Remarriage: Second time lucky?

Esme Valerie Fletcher was Eliot’s secretary at Faber and Faber and Eliot and her, knew each other for some time. T.S Eliot married her, when she was 32 and he himself was 68.

The wedding was a small event, with no one attending except, Esme’s parents. Their marriage was held as a secret and hence no one came to their wedding. They had chosen to get married at 6.15 in the morning in a church and they lived together happily, till Eliot passed away, when he was 76. Eliot’s wife had been dedicating her life to look after his work and keep up his legacy.

She had edited and annotated some of Eliot’s works, namely The Letters of T.S. Eliot and a part of the draft of The Waste Land.

Unlike the first marriage, which ended in a complete disaster, with Vivienne ending up in an asylum and Eliot becoming depressed enough to write his greatest work, The Waste Land, the second marriage was a peaceful and happy one for Mr. Eliot and Esme Valerie Eliot and the smoothness in their relationship, was because of their understanding and knowledge of each one, before the marriage. They had known each other for a long time and Esme, despite being much younger than Eliot, did go on to marry him and she had dedicated her entire life for him. Their marriage had taken place on January 10, 1957.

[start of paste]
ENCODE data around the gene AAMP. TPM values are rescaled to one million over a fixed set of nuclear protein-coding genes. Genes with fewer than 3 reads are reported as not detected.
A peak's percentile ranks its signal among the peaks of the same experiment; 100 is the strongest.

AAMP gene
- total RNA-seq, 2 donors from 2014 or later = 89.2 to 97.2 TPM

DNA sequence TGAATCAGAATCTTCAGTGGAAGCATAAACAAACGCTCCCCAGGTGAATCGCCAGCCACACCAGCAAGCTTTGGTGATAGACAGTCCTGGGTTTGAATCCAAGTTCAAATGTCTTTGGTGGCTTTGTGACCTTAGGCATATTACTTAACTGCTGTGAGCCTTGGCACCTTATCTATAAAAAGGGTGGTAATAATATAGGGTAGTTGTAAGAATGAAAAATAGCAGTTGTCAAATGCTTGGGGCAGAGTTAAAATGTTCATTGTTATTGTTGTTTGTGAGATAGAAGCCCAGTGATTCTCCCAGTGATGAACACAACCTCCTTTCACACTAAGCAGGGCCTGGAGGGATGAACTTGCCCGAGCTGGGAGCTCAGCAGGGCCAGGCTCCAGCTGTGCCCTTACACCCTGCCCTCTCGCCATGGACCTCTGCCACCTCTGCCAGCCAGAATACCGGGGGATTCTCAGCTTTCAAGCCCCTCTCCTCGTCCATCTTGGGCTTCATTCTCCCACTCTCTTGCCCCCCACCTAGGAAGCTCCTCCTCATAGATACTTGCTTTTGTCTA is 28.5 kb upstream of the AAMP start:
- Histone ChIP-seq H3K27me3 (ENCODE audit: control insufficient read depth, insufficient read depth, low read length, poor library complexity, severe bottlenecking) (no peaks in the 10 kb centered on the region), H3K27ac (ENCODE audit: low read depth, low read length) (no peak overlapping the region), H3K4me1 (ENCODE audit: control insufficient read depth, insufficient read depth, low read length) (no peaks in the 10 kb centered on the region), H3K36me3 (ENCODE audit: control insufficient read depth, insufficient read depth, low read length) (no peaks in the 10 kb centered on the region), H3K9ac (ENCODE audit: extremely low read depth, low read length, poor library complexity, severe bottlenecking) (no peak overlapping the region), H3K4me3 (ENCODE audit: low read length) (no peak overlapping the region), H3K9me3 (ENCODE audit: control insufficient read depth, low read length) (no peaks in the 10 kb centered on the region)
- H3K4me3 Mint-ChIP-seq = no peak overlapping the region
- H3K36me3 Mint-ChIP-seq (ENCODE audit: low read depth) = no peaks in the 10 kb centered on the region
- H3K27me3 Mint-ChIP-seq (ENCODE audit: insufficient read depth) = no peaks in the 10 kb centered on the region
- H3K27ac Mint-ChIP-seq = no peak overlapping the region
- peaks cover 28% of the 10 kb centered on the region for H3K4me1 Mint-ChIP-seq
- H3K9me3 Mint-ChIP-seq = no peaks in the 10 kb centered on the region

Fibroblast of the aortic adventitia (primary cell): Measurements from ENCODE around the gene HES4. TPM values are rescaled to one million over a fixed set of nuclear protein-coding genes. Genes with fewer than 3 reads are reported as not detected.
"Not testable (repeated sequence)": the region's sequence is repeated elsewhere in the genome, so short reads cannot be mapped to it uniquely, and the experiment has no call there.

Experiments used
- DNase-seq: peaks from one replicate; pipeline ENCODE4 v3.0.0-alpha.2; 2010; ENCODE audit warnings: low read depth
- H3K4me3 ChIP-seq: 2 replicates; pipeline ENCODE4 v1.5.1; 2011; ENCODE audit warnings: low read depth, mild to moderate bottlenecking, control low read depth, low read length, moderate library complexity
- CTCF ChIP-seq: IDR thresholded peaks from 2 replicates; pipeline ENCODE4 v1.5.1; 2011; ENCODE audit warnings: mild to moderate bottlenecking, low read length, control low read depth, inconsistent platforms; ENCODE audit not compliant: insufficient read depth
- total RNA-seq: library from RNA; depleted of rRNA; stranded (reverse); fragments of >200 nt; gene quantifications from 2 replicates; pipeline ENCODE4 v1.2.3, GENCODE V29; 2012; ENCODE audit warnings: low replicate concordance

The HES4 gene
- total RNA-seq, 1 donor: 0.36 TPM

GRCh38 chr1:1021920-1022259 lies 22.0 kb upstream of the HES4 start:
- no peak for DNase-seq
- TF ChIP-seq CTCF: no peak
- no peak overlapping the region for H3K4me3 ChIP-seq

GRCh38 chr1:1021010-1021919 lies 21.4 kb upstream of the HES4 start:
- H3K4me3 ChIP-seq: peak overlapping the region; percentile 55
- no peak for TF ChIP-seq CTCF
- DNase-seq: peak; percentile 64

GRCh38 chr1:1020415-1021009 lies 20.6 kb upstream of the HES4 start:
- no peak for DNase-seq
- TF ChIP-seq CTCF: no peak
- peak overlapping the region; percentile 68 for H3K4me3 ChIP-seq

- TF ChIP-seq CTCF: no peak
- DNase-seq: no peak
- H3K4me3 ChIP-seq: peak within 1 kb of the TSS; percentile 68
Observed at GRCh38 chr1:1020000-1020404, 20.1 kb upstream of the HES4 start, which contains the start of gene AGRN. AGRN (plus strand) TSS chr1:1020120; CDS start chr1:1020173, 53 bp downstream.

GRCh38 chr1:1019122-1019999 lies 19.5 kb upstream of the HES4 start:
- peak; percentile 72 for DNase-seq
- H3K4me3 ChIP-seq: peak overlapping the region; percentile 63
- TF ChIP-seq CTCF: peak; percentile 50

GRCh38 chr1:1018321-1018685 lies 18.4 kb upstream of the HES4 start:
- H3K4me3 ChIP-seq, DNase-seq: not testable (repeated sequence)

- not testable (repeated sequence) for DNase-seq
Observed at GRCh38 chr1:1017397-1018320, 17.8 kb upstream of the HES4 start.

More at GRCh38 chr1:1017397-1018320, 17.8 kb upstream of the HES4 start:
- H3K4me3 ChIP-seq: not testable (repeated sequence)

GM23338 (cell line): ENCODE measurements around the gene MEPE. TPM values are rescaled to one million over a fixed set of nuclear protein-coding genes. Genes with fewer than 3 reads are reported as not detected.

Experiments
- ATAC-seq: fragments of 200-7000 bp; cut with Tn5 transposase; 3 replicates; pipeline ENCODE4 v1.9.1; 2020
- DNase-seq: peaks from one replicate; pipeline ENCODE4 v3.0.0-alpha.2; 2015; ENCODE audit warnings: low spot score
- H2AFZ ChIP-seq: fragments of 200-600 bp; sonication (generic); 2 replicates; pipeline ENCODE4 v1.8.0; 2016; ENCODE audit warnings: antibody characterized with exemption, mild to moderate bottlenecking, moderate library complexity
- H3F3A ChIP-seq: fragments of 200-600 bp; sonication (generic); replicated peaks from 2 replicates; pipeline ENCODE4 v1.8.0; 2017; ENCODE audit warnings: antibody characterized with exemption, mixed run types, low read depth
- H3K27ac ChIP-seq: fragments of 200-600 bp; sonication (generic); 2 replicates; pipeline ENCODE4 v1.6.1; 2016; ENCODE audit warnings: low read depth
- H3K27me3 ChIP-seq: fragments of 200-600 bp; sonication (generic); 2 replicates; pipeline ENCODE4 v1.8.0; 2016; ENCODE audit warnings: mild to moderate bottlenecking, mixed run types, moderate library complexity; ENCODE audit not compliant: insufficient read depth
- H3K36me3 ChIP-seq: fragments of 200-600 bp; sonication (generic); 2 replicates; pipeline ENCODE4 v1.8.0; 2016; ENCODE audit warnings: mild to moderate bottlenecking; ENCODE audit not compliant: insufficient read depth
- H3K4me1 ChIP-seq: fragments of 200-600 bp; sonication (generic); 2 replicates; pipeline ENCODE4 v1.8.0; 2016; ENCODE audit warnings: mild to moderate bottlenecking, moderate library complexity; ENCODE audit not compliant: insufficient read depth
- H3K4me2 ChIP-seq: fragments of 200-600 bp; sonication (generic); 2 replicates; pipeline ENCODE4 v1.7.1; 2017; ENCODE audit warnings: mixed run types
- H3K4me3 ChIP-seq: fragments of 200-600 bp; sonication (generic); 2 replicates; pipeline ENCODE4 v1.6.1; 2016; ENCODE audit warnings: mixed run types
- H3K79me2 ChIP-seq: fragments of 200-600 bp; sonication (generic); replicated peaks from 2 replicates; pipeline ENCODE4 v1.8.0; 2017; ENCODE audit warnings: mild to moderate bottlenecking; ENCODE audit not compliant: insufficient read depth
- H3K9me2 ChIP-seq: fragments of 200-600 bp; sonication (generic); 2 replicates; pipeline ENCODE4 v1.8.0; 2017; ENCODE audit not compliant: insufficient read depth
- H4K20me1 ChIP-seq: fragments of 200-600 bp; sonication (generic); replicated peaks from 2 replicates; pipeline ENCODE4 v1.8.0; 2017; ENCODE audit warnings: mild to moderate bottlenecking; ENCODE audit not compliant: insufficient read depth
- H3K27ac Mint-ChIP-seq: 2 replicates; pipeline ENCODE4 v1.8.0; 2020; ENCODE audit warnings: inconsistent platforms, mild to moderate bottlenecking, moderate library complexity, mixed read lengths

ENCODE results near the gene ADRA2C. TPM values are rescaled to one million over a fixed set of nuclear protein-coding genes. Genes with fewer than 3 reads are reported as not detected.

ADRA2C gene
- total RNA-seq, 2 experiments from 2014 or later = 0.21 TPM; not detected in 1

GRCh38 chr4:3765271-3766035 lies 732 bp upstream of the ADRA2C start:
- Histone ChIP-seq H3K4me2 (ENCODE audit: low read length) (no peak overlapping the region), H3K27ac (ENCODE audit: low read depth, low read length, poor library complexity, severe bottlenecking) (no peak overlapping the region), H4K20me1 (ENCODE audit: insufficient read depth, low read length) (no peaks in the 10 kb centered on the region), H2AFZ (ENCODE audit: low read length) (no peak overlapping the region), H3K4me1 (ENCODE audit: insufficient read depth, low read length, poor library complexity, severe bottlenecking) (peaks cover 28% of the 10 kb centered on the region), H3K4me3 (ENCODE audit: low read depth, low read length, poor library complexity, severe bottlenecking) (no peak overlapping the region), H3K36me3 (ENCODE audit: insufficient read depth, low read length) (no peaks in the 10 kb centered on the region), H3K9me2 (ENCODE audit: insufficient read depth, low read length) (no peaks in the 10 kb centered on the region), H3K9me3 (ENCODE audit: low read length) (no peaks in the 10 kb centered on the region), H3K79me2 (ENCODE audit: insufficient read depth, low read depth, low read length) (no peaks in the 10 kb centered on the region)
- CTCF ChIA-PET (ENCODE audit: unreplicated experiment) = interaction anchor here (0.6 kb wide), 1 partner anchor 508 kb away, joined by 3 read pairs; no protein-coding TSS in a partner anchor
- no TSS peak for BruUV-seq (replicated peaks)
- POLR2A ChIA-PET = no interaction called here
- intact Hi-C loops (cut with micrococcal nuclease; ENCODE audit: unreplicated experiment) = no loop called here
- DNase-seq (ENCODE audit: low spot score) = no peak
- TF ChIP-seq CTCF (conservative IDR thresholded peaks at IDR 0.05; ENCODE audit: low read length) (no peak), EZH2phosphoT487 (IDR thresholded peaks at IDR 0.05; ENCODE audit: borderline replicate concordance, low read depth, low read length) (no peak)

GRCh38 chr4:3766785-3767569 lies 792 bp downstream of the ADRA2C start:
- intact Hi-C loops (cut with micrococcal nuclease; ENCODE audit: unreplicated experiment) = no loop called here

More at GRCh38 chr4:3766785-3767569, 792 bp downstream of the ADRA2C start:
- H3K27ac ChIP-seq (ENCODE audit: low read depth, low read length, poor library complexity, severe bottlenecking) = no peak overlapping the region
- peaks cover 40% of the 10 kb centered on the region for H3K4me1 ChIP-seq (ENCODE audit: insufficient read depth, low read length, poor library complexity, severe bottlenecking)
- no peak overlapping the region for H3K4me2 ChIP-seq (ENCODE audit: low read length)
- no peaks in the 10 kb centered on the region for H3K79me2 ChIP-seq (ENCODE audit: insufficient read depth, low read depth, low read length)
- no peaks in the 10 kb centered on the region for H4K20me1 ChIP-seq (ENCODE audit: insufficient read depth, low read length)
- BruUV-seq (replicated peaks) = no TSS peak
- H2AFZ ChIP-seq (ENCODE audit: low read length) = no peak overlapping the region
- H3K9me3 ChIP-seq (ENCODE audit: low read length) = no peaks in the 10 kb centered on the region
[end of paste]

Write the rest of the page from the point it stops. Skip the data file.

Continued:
Vivienne however spent her final days in the asylum, before developing a great anger for Mr. Eliot and even asking by passers, if he had been beheaded yet, one fine morning at five. She remained in the asylum and she died at the age of 58.

The Marriage:The Better half, for the worst

The Better half, for the worst:

The 1994 movie Tom & Viv was based on Eliot's marriage with Vivienne.

The Marriage that made him a poet, but killed him as a man. T.S. Eliot respected women a lot and even considered them a source of his inspiration. Vivienne Haigh-Wood was a Cambridge governess, who came to meet Eliot, thanks to Thayer. She was born in 28th May 1888 herself and she went on to marry T.S. Eliot, becoming his first wife.

Vivienne Haigh-Wood


They had met in Oxford in March 1915, while Eliot was studying at Merton College and they both were married in Hampstead Register Office, within three months of their meeting. They remained married till she died in 1947, but their relationship was not that great because of Vivienne’s poor physical and mental health and Eliot’s inability to handle and tolerate her.